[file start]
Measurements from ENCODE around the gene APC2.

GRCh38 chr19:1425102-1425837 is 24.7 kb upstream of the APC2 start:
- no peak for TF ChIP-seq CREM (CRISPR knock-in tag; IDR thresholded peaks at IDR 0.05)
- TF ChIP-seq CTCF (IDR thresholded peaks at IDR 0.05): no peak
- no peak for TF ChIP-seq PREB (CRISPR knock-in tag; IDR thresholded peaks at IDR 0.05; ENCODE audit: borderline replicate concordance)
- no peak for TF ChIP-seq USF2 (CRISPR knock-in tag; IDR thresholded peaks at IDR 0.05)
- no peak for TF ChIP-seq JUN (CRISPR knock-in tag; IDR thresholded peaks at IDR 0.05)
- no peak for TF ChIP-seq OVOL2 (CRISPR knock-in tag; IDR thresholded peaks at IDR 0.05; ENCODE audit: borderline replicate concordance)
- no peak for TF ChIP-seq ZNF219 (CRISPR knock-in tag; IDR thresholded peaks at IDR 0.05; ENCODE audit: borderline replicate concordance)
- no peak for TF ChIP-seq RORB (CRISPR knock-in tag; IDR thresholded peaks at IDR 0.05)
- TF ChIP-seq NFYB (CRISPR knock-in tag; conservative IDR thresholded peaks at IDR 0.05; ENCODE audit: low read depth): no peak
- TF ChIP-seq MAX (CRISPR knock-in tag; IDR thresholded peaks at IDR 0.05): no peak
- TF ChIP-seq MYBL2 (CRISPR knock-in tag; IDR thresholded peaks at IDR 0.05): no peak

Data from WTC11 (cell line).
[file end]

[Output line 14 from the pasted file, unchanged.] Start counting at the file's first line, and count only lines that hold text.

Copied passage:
Data from WTC11 (cell line).